Common Misconceptions About the Private Investigation Industry
Updated: May 25
With over 22 years as a Private Investigator, you learn that there are many misconceptions about being a Private Investigator and the many services we are hired to conduct.
The investigations industry is highly specialized and generally misunderstood. Here are some of the most common misconceptions.
Investigators mostly work on infidelity/matrimonial/domestic assignments or, as the general public might refer to them, cheating husbands/wives’ cases.
Private Investigators are granted special powers or rights by government.
Many people think that they would make a “Great Private Investigator” or that it's Easy to be a Private Investigator.
The most common clients for Investigation companies are Insurance companies, Law firms and Private corporations. Many of the investigations conducted for these clients involve the potential of fraud. Others seeks to obtain more detailed information in order to adjudicate, adjust or manage a claim.
Infidelity Investigations in general would make-up less than 10% of all the file types that most PI firms are regularly providing.
The misconception that private investigators are granted extra provincial, state, or legislative powers; however, this is not entirely accurate.
A experienced licensed investigator has developed more tools than the general public and is more skilled through their experiences and aware of how best to leverage those tools.
Furthermore, in some jurisdictions, PI's legally have the right to conduct an investigation or surveillance. As an example PI's are legally able to conduct surveillance in public places vs. someone without a PI license conducting surveillance might be labeled a "stalker".
Investigators have legal means and methodologies that make them effective. In contrast, the police have access to vastly more verifiable information, such as nationwide databases only accessible by law enforcement. Much of the time for most investigations is spent in establishing or verifying information.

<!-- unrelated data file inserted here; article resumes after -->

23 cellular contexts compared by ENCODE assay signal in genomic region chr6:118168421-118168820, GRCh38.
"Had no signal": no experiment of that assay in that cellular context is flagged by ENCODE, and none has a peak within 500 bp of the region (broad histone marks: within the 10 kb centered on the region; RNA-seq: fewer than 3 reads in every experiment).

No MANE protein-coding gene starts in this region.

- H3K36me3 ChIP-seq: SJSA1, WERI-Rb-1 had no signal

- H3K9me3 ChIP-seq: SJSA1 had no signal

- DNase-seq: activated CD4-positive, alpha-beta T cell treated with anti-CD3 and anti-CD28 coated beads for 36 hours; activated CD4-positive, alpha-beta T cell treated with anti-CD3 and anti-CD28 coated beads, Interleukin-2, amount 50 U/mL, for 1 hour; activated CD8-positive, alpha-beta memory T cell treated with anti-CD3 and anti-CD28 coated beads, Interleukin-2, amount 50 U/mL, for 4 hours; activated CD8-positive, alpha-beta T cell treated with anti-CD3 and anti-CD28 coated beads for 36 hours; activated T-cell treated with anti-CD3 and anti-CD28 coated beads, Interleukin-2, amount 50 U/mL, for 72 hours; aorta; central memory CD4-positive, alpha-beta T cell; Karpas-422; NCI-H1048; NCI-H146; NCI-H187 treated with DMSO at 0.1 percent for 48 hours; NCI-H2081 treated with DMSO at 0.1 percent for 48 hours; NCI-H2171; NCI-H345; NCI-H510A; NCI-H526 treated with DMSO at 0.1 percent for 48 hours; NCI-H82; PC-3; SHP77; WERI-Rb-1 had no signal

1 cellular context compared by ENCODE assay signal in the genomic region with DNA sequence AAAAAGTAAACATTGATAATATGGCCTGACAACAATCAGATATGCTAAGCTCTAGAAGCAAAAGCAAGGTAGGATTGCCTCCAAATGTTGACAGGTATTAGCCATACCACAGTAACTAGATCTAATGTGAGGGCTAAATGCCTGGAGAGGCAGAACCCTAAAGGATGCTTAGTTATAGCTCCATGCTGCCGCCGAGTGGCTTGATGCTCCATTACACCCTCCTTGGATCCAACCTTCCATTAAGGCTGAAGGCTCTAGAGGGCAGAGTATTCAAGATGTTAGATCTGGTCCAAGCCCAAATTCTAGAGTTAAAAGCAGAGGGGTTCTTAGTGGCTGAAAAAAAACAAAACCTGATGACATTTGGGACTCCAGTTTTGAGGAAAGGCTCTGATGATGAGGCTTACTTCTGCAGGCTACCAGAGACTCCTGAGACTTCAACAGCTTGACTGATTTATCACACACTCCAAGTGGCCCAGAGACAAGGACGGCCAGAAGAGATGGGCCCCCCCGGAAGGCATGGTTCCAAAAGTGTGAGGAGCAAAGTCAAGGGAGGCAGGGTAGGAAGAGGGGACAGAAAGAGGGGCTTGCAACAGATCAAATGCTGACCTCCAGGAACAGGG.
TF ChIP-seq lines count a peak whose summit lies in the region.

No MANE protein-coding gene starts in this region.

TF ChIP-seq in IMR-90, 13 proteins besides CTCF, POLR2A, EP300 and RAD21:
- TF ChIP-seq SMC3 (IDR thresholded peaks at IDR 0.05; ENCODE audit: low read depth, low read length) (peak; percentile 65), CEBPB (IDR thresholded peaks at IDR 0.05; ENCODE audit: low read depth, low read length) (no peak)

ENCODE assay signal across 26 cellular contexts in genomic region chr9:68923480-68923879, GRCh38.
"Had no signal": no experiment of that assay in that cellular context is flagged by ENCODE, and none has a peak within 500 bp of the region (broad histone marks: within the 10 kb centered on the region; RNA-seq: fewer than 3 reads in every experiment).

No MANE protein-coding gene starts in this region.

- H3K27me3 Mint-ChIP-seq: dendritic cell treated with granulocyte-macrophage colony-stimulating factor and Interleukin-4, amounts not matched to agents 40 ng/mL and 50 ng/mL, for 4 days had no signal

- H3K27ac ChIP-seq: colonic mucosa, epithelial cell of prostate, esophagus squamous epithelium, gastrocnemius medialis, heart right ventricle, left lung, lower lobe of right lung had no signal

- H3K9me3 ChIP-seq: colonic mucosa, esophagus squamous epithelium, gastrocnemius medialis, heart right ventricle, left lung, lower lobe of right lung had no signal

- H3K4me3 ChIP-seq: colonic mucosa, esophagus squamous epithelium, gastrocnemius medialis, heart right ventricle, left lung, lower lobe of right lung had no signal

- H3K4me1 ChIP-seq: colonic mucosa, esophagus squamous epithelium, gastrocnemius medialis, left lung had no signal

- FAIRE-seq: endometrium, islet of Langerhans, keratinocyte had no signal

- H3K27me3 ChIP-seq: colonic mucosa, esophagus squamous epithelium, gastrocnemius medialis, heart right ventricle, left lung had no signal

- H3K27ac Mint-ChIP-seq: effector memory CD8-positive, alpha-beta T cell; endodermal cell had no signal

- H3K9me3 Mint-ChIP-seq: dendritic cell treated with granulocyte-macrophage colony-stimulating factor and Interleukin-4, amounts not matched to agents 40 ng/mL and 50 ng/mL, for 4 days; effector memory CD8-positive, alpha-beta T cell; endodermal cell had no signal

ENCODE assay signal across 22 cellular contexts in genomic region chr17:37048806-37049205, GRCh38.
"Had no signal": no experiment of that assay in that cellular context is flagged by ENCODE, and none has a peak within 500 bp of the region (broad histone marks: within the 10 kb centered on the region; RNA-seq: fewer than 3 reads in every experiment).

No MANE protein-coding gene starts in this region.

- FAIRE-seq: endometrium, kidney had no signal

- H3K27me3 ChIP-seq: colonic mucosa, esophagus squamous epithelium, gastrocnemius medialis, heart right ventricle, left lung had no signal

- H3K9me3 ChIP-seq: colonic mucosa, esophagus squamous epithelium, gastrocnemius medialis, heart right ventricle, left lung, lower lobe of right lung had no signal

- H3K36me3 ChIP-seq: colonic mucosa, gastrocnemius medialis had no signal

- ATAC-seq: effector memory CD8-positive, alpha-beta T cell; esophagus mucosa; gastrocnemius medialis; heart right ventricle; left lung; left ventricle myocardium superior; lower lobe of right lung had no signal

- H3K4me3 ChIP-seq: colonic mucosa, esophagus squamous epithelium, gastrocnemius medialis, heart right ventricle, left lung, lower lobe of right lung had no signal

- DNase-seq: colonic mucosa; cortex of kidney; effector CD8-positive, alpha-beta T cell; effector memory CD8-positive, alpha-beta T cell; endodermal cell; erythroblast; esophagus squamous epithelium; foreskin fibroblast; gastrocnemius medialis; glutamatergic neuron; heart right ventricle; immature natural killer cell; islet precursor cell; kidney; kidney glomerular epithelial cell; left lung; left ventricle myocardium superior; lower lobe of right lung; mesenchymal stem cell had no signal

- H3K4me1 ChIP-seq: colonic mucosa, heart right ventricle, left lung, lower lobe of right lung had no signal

It's easy to become a private investigator.
This misconception is fueled by television shows, as well as people’s overestimation of their own abilities and lack of awareness about the PI profession.
Good investigators have years of experience that have honed their skills. An average person might be able to follow someone once or twice. They definitely could not follow someone all day every day without being detected or observed. An average person might be able to find one key piece of information on an individual’s social media account.
An accomplished Investigator will find 100% of all key information and be able to do this with many different social media accounts. Even the most intelligent person cannot enter this industry and expect to consistently deliver meaningful results in the beginning.
Anyone who wants to be successful as an investigator must consider it to be a profession, not simply a job.
In a profession, people continually increase their knowledge and skills, and this is especially true for dedicated private investigators.
The world of technology is changing daily. An investigator, will need to adapt and keep-up with the use and effects of technology. Social media has evolved and will continue to do so.
While technological skill is important, it cannot replace learning to think like an investigator. Becoming a Good or Great Private Investigator will take years, with every file type being its own discipline, where the bar or proficiency is set at 5000 hrs. So if you want to be good or great at anything 10,000 hrs or more isn't just a number its "experience".
POSSESSING TOOLS TO BUILD A HOUSE, DOESN’T MAKE YOU A HOUSE BUILDER.
Author: Sean Cote